The PESA Inclusion & Diversity Business Champion program, the first of its kind in the oilfield services sector, brought together participants to identify opportunities for inclusion, equity and diversity growth.
To prepare for the discussion, participants were asked to read “Adapt Your D&I Efforts to the Reality of the Crisis,” an article by Lily Zheng in the Harvard Business Review explaining why inclusion and diversity is important because of COVID-19 and should not be considered non-essential. Participants discussed the author’s point that inclusion and diversity is necessary to respond to COVID-19 correctly and cited many examples to reflect its significance.
“Leaders need to understand that some of the immediate obstacles they face are also critical DE&I challenges.” Lily Zheng, Harvard Business Review
The participants also examined Zheng’s identification of middle management playing a key role in crisis management. Several attendees emphasized that supervisors need to manage the mental health of employees, especially since many people are working longer hours remotely. Managers should encourage team members to take time off even if they are working from home.
Middle managers should also schedule time for themselves to think and to have individual interactions with staff. While some employees enjoy remote work, others are eager to get back to the office. Both need to be recognized in different ways. Some employees may feel isolated while working from home. Managers should work with HR to identify employees who need additional touchpoints.
When encountering pushback from employees on new in-office policies and procedures, the group suggested emphasizing that changes are about the community, not the individual. It is also important to communicate that social interaction will be different as people transition back to work. Office environments will be different until the pandemic is controlled.
Participants agreed that consistent and clear messaging are critical components in crisis communications with employees. Flexibility and adapting to changing circumstances are key, and companies should welcome questions. Management emphasized that regular team meetings and communications are important to prevent employees from feeling left out or uninformed. When returning to the office, companies should provide the appropriate guidelines and PPE that will ensure their safety. Back to Work FAQs for employees are helpful.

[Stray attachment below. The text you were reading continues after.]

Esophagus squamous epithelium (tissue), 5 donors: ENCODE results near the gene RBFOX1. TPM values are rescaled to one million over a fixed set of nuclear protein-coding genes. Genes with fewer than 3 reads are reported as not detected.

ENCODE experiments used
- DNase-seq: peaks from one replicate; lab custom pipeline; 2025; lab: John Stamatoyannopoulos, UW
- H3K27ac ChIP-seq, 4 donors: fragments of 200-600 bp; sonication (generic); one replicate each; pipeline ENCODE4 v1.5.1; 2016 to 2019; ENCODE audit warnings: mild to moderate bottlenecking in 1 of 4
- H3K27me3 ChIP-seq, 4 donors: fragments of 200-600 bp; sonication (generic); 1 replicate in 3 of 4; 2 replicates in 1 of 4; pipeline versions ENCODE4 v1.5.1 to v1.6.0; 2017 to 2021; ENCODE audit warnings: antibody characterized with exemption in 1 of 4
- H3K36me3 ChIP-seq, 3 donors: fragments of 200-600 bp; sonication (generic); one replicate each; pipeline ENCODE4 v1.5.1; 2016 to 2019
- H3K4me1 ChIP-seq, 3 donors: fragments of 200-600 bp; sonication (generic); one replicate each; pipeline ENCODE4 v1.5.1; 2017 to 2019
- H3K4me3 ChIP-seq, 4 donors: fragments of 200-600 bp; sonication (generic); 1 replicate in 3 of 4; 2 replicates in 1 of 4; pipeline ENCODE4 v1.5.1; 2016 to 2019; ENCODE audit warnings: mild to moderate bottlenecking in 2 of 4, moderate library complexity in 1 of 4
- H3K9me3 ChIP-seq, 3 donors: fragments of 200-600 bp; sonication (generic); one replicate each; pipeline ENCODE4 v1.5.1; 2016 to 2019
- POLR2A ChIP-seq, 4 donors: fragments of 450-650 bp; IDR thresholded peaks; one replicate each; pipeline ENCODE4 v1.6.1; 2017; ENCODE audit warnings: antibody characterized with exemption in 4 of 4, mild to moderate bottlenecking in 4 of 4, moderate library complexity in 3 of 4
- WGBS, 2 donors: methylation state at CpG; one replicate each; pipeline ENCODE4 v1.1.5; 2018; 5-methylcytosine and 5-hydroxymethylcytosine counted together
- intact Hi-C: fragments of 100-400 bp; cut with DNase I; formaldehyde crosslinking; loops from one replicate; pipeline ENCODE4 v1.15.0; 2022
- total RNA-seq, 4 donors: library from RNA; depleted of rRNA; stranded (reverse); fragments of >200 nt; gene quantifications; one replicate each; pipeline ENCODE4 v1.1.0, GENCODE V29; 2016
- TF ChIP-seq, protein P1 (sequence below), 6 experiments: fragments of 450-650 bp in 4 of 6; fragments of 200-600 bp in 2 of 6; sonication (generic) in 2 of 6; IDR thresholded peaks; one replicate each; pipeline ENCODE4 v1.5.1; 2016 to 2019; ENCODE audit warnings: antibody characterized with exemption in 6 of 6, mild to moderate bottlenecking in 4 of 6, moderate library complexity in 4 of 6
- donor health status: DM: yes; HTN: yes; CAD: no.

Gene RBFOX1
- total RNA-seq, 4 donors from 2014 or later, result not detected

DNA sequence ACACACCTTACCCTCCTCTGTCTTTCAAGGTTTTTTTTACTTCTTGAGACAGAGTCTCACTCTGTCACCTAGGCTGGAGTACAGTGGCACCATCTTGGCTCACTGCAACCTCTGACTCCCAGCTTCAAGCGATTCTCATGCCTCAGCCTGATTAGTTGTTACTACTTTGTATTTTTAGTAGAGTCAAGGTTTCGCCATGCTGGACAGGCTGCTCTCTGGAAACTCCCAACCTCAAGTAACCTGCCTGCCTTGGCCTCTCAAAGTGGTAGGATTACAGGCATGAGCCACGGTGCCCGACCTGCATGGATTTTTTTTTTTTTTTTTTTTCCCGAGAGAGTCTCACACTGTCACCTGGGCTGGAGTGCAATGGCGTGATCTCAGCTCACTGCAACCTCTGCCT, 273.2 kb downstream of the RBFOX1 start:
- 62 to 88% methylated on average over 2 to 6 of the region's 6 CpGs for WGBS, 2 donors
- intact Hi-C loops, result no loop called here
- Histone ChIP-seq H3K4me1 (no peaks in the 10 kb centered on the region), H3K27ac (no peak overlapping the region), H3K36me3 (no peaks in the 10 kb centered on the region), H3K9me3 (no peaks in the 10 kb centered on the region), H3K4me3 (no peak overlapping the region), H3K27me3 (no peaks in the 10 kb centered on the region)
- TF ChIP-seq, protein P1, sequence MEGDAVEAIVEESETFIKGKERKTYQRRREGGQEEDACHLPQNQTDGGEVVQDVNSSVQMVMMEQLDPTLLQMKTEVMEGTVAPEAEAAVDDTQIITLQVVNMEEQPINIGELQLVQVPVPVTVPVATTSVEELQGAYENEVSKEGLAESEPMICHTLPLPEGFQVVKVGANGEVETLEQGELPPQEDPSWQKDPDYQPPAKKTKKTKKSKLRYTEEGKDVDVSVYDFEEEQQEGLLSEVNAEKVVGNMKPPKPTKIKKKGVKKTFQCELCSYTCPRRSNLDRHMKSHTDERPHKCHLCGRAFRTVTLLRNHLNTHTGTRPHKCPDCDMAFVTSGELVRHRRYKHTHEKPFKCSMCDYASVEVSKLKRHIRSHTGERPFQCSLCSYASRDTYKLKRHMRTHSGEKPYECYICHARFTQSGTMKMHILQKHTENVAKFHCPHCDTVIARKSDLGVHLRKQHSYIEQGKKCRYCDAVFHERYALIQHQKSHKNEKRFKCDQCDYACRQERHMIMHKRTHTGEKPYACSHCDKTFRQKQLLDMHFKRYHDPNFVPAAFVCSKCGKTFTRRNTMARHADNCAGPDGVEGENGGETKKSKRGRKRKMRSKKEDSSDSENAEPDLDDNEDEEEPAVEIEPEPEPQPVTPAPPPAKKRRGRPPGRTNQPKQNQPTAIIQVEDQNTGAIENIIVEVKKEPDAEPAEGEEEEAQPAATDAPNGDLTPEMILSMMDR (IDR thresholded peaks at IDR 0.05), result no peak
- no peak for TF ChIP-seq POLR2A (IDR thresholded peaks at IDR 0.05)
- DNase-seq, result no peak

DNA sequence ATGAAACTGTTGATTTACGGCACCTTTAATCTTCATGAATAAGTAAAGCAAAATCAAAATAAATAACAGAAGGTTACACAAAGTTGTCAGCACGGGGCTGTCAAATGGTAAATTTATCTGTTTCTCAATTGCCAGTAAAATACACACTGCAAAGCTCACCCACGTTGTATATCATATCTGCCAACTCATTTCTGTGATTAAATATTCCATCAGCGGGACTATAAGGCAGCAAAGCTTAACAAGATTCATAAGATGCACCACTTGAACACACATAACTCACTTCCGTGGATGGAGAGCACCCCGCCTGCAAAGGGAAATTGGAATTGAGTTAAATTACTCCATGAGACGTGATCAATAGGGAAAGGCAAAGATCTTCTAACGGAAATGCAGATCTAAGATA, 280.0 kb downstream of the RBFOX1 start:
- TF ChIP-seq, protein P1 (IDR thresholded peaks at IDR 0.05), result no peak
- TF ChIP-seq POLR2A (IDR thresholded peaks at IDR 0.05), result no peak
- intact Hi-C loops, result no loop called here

The pandemic has changed how companies are looking at remote work options, participants said. Organizations have learned people can be successful and productive working remotely. Most said productivity has improved and that outreach to colleagues is more focused and intentional. In addition, employees and managers appreciate having more access to leadership.
One challenge is that “water cooler” conversations have diminished. To keep the group connected, companies have implemented informal chats, video conferences, games and happy hours. Remote platforms may create efficiency and cost-cutting in the future, and remote events can engage people globally. Participants also noted that working remotely has “humanized” the workplace and workforce. Team members are displaying more empathy toward colleagues and customers and are making the effort to be more respectful of others’ feelings.
Prioritizing knowledge is also an important factor when incorporating inclusion and diversity in the COVID response. Participants emphasized the importance of gathering information on pain points and opportunities through tools like surveys, polls, townhalls or Slido — anonymous ways to ask questions and get authentic feedback.
The group discussed meeting the new challenges by matching problems with specialists. It’s important to provide employees with resources they need, as well as training and education critical to specialized problem-solving.
Companies are working to manage challenges around manufacturing employees feeling resentment because they must go to company facilities, while office employees work from home. The group consensus was that managers should have upfront conversations delivering a strong message that those coming in are a critical part of the company’s infrastructure and are key to assuring business sustainability.
Key Take-Aways from participants’ discussions:
- Working during this time and transitioning to a “new normal” has humanized everyone, including senior leadership, and has opened the door to communication at all levels.
- I&D needs to be considered part of the global culture. It should not just be a program, otherwise it will be cast aside during a crisis.
- As companies are reorganizing, they need to consider how I&D initiatives are being incorporated into the new organizational structure.
- The pandemic has given companies an opportunity to explore flexibility.
- Employees have built connections, created bonds, and created invaluable teamwork while working remotely.
- Recent events around racial inequality provided opportunities for companies to provide company-wide messaging addressing I&D across the board and address cultural growth opportunities.
- Although OFS companies may not be hiring over the next several months, they should focus on creating a culture that makes people want to join and want to stay.
- Several silver linings identified:
- Leaders have learned how to drive and lead with empathy to be successful
- Executives have learned to be humble. They have voiced personal challenges, personalizing messages and thanking employees, and it’s resonating with team members.
To learn more about PESA’s Inclusion and Diversity Programs, contact PESA Director Membership Services Carolynn Henriquez.